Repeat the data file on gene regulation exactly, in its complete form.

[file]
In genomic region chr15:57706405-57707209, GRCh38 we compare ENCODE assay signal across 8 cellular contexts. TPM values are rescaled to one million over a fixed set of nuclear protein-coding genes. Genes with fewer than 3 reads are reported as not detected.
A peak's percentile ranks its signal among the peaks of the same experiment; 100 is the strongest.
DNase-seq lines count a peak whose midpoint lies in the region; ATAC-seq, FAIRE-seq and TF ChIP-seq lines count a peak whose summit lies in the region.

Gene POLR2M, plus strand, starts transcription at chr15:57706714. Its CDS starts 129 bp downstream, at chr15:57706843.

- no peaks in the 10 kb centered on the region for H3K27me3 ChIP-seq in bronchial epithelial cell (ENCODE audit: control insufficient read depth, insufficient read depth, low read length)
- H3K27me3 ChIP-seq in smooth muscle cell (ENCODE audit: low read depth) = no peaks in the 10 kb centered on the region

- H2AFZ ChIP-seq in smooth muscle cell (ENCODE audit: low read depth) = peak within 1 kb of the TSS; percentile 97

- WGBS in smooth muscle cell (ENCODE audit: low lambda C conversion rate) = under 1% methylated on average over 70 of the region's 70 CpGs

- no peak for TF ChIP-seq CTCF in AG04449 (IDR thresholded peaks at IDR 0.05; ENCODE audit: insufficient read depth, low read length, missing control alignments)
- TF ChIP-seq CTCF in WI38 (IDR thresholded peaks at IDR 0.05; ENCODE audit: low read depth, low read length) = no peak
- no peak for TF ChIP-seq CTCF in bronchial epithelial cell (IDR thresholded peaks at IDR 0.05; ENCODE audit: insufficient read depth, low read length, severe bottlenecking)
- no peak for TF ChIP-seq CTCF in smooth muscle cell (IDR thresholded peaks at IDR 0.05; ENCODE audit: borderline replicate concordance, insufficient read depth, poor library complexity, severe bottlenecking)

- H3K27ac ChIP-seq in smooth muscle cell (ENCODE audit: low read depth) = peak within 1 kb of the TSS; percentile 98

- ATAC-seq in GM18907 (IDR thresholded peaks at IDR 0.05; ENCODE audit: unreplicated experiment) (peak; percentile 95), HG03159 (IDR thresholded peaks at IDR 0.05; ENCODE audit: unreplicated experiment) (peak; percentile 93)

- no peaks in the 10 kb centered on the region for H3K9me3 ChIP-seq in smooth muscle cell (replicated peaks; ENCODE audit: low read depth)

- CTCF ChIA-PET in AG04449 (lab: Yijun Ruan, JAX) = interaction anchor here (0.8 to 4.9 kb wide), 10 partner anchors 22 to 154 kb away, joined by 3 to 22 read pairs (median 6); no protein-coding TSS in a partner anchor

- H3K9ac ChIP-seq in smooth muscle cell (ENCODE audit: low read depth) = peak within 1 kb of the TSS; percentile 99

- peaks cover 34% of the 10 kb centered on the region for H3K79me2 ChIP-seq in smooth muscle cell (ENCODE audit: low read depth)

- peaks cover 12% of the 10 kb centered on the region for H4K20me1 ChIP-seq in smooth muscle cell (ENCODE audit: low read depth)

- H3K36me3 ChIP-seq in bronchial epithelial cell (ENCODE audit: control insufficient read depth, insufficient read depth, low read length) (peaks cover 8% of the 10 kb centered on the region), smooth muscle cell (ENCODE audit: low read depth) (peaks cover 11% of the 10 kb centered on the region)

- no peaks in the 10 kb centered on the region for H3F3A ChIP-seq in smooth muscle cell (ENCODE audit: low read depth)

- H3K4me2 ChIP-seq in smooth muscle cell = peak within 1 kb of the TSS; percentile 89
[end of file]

In genomic region chr15:57706405-57707209, GRCh38 we compare ENCODE assay signal across 8 cellular contexts. TPM values are rescaled to one million over a fixed set of nuclear protein-coding genes. Genes with fewer than 3 reads are reported as not detected.
A peak's percentile ranks its signal among the peaks of the same experiment; 100 is the strongest.
DNase-seq lines count a peak whose midpoint lies in the region; ATAC-seq, FAIRE-seq and TF ChIP-seq lines count a peak whose summit lies in the region.

Gene POLR2M, plus strand, starts transcription at chr15:57706714. Its CDS starts 129 bp downstream, at chr15:57706843.

- no peaks in the 10 kb centered on the region for H3K27me3 ChIP-seq in bronchial epithelial cell (ENCODE audit: control insufficient read depth, insufficient read depth, low read length)
- H3K27me3 ChIP-seq in smooth muscle cell (ENCODE audit: low read depth) = no peaks in the 10 kb centered on the region

- H2AFZ ChIP-seq in smooth muscle cell (ENCODE audit: low read depth) = peak within 1 kb of the TSS; percentile 97

- WGBS in smooth muscle cell (ENCODE audit: low lambda C conversion rate) = under 1% methylated on average over 70 of the region's 70 CpGs

- no peak for TF ChIP-seq CTCF in AG04449 (IDR thresholded peaks at IDR 0.05; ENCODE audit: insufficient read depth, low read length, missing control alignments)
- TF ChIP-seq CTCF in WI38 (IDR thresholded peaks at IDR 0.05; ENCODE audit: low read depth, low read length) = no peak
- no peak for TF ChIP-seq CTCF in bronchial epithelial cell (IDR thresholded peaks at IDR 0.05; ENCODE audit: insufficient read depth, low read length, severe bottlenecking)
- no peak for TF ChIP-seq CTCF in smooth muscle cell (IDR thresholded peaks at IDR 0.05; ENCODE audit: borderline replicate concordance, insufficient read depth, poor library complexity, severe bottlenecking)

- H3K27ac ChIP-seq in smooth muscle cell (ENCODE audit: low read depth) = peak within 1 kb of the TSS; percentile 98

- ATAC-seq in GM18907 (IDR thresholded peaks at IDR 0.05; ENCODE audit: unreplicated experiment) (peak; percentile 95), HG03159 (IDR thresholded peaks at IDR 0.05; ENCODE audit: unreplicated experiment) (peak; percentile 93)

- no peaks in the 10 kb centered on the region for H3K9me3 ChIP-seq in smooth muscle cell (replicated peaks; ENCODE audit: low read depth)

- CTCF ChIA-PET in AG04449 (lab: Yijun Ruan, JAX) = interaction anchor here (0.8 to 4.9 kb wide), 10 partner anchors 22 to 154 kb away, joined by 3 to 22 read pairs (median 6); no protein-coding TSS in a partner anchor

- H3K9ac ChIP-seq in smooth muscle cell (ENCODE audit: low read depth) = peak within 1 kb of the TSS; percentile 99

- peaks cover 34% of the 10 kb centered on the region for H3K79me2 ChIP-seq in smooth muscle cell (ENCODE audit: low read depth)

- peaks cover 12% of the 10 kb centered on the region for H4K20me1 ChIP-seq in smooth muscle cell (ENCODE audit: low read depth)

- H3K36me3 ChIP-seq in bronchial epithelial cell (ENCODE audit: control insufficient read depth, insufficient read depth, low read length) (peaks cover 8% of the 10 kb centered on the region), smooth muscle cell (ENCODE audit: low read depth) (peaks cover 11% of the 10 kb centered on the region)

- no peaks in the 10 kb centered on the region for H3F3A ChIP-seq in smooth muscle cell (ENCODE audit: low read depth)

- H3K4me2 ChIP-seq in smooth muscle cell = peak within 1 kb of the TSS; percentile 89